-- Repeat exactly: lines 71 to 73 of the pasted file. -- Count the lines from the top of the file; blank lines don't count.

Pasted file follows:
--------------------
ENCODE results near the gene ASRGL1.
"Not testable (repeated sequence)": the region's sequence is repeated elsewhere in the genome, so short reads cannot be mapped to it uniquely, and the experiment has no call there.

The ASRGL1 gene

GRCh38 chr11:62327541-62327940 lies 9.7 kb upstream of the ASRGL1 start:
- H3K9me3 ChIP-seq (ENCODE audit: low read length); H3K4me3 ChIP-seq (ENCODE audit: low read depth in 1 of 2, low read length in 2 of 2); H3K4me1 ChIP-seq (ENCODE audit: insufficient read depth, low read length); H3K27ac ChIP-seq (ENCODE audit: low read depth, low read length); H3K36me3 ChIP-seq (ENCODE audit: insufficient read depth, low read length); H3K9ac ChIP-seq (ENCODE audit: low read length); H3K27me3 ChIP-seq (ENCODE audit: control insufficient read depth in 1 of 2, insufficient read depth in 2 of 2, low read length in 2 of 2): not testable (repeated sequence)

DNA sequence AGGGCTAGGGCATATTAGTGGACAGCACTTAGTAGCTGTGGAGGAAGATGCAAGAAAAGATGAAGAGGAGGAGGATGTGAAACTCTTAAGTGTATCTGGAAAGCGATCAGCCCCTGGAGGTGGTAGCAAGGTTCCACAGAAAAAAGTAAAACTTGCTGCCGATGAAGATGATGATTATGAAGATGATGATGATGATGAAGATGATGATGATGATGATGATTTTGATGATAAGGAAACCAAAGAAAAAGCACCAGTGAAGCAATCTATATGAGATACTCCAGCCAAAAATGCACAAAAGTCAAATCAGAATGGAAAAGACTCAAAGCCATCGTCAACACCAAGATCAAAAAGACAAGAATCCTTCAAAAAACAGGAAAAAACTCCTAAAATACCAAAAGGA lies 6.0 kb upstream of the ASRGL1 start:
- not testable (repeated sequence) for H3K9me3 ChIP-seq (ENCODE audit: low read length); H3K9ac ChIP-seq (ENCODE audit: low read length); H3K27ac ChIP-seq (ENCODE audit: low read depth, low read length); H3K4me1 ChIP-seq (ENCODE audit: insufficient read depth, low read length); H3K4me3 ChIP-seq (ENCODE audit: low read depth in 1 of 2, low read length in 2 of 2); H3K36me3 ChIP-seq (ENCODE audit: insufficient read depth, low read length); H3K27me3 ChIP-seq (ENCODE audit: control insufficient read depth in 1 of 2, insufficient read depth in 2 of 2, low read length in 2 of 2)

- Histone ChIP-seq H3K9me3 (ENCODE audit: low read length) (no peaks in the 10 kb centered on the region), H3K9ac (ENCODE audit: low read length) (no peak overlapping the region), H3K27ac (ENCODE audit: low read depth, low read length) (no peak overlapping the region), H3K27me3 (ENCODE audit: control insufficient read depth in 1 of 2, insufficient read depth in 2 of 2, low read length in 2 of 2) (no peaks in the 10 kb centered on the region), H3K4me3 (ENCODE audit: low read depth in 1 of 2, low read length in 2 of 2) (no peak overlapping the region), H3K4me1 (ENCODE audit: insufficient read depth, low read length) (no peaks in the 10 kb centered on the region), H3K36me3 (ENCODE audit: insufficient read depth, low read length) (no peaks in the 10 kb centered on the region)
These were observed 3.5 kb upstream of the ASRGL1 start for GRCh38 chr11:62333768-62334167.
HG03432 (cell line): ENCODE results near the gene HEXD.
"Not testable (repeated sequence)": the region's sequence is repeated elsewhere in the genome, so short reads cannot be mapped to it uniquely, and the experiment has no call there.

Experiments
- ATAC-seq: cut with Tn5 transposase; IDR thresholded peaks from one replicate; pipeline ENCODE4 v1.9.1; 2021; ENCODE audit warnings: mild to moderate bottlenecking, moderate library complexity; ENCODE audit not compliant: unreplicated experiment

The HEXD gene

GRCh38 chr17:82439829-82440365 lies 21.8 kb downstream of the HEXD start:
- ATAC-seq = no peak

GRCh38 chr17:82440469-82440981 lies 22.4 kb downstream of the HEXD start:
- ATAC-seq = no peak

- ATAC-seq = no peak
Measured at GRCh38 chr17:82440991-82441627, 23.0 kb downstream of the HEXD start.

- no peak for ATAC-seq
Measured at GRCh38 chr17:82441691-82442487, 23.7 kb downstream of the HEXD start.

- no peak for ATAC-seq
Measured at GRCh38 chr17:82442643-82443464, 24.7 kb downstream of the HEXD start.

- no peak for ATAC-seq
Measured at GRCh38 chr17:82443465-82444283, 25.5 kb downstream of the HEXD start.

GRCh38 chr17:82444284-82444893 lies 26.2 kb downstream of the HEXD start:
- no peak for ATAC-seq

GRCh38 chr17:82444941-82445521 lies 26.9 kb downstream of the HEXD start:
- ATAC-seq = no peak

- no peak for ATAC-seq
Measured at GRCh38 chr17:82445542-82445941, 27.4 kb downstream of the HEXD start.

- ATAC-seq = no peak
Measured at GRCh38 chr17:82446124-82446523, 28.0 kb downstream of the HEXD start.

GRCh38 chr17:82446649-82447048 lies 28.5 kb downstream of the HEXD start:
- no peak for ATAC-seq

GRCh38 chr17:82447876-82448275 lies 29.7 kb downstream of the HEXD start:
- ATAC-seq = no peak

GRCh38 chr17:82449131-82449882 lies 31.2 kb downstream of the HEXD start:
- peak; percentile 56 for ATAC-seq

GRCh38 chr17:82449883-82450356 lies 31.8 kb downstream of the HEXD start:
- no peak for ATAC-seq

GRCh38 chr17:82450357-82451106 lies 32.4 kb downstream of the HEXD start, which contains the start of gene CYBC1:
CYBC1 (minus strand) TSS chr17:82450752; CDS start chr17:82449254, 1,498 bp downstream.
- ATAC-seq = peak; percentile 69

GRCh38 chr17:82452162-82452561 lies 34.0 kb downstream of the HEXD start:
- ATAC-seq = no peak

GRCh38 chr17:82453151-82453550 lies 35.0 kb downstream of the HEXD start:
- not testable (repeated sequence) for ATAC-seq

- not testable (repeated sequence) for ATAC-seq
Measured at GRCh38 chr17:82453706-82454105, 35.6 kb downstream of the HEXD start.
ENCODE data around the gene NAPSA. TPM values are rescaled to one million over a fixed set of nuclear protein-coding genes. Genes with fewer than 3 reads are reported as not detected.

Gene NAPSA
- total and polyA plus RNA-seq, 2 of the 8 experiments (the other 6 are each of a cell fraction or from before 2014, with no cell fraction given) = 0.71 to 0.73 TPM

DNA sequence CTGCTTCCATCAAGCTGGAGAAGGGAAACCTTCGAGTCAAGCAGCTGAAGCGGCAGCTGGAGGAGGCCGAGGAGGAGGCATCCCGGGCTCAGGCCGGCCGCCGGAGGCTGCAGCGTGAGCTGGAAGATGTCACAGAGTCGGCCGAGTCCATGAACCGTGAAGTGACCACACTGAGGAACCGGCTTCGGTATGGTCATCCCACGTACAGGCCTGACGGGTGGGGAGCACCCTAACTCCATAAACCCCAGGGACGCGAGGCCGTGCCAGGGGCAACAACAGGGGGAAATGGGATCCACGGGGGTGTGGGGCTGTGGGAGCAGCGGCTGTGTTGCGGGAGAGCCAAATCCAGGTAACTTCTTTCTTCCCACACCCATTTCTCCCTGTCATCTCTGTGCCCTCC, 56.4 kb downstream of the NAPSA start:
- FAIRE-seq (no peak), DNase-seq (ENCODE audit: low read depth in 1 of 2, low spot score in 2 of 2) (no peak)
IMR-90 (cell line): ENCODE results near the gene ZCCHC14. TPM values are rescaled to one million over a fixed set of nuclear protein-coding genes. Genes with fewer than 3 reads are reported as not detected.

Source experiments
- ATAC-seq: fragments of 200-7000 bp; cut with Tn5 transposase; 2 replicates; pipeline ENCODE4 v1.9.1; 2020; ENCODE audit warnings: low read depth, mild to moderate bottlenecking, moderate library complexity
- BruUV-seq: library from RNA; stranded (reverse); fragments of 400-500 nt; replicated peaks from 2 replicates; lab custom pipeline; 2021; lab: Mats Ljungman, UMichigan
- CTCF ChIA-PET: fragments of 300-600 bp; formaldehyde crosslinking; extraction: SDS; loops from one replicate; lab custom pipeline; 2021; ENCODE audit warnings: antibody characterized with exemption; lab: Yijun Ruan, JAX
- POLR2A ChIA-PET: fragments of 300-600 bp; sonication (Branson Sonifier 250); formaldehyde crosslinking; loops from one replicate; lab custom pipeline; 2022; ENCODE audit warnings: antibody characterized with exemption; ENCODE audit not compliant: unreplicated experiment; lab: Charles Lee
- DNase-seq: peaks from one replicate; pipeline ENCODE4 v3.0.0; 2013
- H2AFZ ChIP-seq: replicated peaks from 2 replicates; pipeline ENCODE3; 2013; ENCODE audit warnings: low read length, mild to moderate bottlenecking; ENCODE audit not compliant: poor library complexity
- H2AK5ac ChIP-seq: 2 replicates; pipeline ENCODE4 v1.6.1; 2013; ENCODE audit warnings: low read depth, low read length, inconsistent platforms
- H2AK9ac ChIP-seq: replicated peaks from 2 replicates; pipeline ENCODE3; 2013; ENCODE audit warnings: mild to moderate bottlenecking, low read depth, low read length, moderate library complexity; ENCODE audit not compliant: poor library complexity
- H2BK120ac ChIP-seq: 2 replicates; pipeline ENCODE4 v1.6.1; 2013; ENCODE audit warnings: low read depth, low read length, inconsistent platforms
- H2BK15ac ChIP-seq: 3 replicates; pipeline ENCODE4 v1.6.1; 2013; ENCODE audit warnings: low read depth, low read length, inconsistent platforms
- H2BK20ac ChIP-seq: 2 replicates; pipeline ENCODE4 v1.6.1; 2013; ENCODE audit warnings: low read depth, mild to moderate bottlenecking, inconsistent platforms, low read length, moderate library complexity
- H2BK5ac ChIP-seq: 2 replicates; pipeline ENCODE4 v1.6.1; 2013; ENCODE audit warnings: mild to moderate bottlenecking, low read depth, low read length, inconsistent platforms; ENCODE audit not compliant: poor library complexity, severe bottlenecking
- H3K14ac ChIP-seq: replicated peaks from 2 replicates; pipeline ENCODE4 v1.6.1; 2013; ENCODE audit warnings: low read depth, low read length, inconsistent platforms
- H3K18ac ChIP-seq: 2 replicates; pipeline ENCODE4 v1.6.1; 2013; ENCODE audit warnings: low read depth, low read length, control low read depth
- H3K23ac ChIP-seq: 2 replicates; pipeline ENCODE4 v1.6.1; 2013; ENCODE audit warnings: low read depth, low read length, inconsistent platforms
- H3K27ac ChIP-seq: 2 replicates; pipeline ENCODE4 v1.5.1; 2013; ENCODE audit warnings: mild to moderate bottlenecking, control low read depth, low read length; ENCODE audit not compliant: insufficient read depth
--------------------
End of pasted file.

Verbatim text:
- H3K14ac ChIP-seq: replicated peaks from 2 replicates; pipeline ENCODE4 v1.6.1; 2013; ENCODE audit warnings: low read depth, low read length, inconsistent platforms
- H3K18ac ChIP-seq: 2 replicates; pipeline ENCODE4 v1.6.1; 2013; ENCODE audit warnings: low read depth, low read length, control low read depth
- H3K23ac ChIP-seq: 2 replicates; pipeline ENCODE4 v1.6.1; 2013; ENCODE audit warnings: low read depth, low read length, inconsistent platforms